The same route for
two years now.
The first week I started,
a girl stood and
yelled at me to stop
the bus.
She said C.J.,
who I already found
to be the troublemaker,
was harassing everyone
in the back.
Her face was red and
she yelled
until I hit the brakes
on the first stop.
I went back and yelled at him
to settle down.
The girl was still standing
and still very angry.
After everything was settled,
she looked at me,
smiled,
then sat down.

For a long time,
the girl sat by Sarah.
Sarah, a 5″ eight grader,
who screamed at anyone
who bugged her.
And because it was so funny
to watch,
people bugged her all the time.
She had short,
orange hair,
and a pudgy face.
If you touched her,
she’d punch at you.
One day,
she came on the bus
with bare feet.
Her shoes were tied
to her backpack.
The girl sat next to Sarah
and let her talk.
Coming home from school one day,
a ninth grader said
something mean to Sarah.
Sarah turned around and punched
that ninth grader.
She kept punching.
The girl,
who was not sitting
next to Sarah that day,
ran down the isle to Sarah’s seat.
She grabbed Sarah’s arms
and held her down
and told her not to listen
to that stupid ninth grader.
She held her arms
until Sarah finally released
her fists
The girl took the seat
beside her
and when Sarah got off,
she came with.

I saw who
that girl hung out with.
She switched from her friends
in the back of the bus,
with band shirts and
screaming headphones,
to the loud girl with basketball shorts.
They sat together
and told funny stories until
they couldn’t breathe.
She sat with the tall boy,
Curtis,
who I know from
my old neighborhood,
and answered his questions
about kissing.
She sat with her brother,
who didn’t say much,
until they got off the bus.
Her stop was the last,
and after,
I went off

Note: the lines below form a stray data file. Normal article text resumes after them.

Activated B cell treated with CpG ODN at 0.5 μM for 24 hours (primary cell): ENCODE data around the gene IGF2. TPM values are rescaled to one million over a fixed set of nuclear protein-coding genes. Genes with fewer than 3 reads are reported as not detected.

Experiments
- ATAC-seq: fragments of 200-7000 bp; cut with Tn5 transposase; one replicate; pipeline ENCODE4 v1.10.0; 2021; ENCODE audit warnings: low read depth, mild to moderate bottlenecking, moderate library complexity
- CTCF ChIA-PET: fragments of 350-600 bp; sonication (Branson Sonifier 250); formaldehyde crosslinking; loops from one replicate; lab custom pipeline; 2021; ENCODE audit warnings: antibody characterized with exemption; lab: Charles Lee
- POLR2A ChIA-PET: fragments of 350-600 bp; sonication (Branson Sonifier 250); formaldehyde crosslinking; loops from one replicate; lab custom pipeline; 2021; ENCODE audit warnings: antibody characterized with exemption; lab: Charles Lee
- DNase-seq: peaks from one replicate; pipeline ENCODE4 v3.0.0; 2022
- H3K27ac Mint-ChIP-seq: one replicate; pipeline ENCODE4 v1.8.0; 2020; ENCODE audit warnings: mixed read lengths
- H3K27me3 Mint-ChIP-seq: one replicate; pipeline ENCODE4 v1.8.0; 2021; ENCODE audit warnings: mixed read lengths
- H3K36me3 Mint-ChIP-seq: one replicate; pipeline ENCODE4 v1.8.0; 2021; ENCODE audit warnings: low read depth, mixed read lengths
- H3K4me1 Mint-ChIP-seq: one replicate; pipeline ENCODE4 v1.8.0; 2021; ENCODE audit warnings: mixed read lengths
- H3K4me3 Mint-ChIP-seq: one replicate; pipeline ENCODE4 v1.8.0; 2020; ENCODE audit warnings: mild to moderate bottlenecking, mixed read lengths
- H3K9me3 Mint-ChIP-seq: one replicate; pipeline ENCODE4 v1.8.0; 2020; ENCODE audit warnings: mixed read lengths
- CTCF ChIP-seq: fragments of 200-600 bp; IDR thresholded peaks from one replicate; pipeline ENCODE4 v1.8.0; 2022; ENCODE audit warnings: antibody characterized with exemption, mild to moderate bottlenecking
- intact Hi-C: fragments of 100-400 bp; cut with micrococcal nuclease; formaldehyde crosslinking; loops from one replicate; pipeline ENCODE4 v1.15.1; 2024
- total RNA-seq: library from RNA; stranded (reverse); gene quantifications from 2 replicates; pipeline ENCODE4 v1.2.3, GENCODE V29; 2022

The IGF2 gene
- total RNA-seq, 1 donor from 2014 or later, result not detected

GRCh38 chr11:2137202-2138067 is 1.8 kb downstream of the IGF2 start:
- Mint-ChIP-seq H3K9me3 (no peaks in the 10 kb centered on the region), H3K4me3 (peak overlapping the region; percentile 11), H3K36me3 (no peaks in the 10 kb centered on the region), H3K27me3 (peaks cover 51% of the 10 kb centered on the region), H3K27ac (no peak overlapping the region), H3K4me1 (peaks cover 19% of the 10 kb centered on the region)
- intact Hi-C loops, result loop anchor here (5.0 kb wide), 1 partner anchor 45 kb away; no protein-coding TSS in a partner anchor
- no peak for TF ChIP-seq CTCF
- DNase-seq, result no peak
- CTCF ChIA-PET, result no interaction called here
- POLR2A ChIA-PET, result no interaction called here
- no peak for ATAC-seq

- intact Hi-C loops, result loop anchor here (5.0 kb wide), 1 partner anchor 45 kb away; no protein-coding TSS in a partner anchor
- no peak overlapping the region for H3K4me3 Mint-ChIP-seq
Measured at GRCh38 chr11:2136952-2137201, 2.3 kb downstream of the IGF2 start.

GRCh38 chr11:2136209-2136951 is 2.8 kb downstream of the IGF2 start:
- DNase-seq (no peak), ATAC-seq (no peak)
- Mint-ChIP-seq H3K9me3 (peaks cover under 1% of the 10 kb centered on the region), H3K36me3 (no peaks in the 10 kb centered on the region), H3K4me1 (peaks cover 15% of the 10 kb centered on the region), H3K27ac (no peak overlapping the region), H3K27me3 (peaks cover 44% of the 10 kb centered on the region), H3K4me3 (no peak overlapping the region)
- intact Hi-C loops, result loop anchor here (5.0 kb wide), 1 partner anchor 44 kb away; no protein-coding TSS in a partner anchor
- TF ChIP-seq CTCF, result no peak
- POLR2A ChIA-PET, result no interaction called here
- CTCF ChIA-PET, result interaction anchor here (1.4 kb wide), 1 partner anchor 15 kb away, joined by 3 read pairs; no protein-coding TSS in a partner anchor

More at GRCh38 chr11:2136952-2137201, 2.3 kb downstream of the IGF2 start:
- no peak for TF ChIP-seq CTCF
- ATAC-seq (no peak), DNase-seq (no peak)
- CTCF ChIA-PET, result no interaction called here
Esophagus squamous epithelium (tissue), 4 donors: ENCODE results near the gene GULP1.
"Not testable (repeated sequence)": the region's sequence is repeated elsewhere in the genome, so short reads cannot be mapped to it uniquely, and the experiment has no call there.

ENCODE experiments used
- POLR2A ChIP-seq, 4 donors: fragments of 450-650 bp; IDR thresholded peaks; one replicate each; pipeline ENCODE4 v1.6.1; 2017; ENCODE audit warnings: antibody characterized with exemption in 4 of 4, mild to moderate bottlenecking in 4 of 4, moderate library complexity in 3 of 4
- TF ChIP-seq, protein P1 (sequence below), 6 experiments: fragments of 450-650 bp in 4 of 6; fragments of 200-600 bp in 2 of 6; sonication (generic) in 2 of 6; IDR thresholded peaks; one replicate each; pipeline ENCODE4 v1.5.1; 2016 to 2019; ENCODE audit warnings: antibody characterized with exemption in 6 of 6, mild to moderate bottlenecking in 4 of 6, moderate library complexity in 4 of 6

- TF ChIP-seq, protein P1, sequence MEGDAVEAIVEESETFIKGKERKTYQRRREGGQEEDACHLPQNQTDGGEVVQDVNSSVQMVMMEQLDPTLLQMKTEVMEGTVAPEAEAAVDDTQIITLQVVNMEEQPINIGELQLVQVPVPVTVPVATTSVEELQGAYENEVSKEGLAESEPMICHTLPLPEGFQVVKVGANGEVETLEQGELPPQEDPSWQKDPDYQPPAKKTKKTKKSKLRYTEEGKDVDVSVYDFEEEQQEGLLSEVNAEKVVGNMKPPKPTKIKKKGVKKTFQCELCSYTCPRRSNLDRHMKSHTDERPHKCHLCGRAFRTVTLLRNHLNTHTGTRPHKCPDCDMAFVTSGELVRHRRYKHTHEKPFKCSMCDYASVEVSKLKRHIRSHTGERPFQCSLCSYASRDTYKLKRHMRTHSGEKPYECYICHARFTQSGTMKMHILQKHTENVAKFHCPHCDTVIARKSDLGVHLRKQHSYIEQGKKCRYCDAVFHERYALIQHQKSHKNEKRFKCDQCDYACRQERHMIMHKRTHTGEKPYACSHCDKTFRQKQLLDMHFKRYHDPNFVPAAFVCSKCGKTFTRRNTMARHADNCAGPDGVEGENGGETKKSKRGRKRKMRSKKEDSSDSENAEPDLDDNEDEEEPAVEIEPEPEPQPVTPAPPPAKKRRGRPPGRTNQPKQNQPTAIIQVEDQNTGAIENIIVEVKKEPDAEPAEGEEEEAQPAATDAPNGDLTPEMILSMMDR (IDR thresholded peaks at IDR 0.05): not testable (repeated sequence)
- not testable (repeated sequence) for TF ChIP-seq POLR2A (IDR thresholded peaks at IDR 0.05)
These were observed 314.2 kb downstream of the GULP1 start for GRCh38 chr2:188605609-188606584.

to my next route.

She was always late to the bus
after school.
I watched her talk to that boy
until the last person in line
got on the bus.
After giving him a long hug,
she’d run.
She said sorry
over and over to me,
because she knew
I was watching.
I watched them hug
every day.
I watched the boy push her
to the bus.
I was there the day
he slipped in mud and
she went back
to help him up.
She said sorry that day too.

The last day of her ninth grade,
I saw her hug that boy
in the rain
under a tree.
She wore striped pajama pants.
She didn’t say sorry
when she looked at me
that day.
She sat in
the middle of the bus
and looked out the window.
When I announced I brought
pizza,
she came up and ate
with the students
that actually showed up.
She said thank you,
then looked back out
the window.

She’s a sophomore now.
When she got on the bus
the first time,
she said, “Hello!” to me.
She no longer walks with
her brother
like she used to.
She no longer yells at C.J.
or talks to Sarah,
because they aren’t there.
She is no longer late
to the bus,
because there is no longer
a boy.
But she still comes on the bus
every day
and yells, “Good Morning!”
when everyone else is dead.
She still sings loud
and obnoxiously
to the songs on the radio.
She still wears skinny jeans,
eyeshadow,
and lipstick.
And she is still
the only girl
with wet hair in the morning.

2 Comments


  1. fabulous.

  2. Anonymous

    Anne, i just wanted to tell you that I LOVE YOU TO DEATH! You are my pride and joy. You are the only one I LIKE and will always like. Hope to see you soon.

Comments are closed.